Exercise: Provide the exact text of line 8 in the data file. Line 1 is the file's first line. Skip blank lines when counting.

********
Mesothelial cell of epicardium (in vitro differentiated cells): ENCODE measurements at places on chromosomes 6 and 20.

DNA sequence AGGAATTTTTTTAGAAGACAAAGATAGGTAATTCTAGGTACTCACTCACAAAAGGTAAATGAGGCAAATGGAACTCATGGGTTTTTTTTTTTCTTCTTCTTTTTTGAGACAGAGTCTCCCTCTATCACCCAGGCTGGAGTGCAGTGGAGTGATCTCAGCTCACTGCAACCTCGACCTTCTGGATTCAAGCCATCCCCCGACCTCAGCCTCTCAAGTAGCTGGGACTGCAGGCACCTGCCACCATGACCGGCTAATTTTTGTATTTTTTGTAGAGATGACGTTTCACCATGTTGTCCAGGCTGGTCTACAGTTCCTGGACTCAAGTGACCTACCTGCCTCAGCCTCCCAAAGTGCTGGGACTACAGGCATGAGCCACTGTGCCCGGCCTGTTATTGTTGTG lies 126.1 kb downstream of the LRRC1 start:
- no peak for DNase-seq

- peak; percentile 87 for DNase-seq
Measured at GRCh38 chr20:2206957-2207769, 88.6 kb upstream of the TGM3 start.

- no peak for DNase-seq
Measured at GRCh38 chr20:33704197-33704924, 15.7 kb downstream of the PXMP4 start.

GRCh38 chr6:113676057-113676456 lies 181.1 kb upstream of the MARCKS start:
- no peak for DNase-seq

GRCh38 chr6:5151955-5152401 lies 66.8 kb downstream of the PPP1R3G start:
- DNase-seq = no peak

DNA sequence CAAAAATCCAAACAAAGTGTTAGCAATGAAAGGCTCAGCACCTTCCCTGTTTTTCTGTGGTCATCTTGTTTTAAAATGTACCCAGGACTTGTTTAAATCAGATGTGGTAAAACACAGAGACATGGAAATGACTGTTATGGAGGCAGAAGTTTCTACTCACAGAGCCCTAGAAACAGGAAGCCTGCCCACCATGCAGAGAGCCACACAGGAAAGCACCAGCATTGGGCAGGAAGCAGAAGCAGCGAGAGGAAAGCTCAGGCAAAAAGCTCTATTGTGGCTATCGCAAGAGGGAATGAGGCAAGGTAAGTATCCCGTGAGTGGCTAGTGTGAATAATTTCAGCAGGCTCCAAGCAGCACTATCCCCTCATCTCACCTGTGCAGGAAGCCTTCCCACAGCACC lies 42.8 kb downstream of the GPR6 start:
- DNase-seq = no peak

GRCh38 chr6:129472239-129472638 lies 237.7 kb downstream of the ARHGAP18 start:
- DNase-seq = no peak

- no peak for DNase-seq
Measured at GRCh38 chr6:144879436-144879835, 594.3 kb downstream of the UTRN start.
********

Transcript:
GRCh38 chr6:113676057-113676456 lies 181.1 kb upstream of the MARCKS start: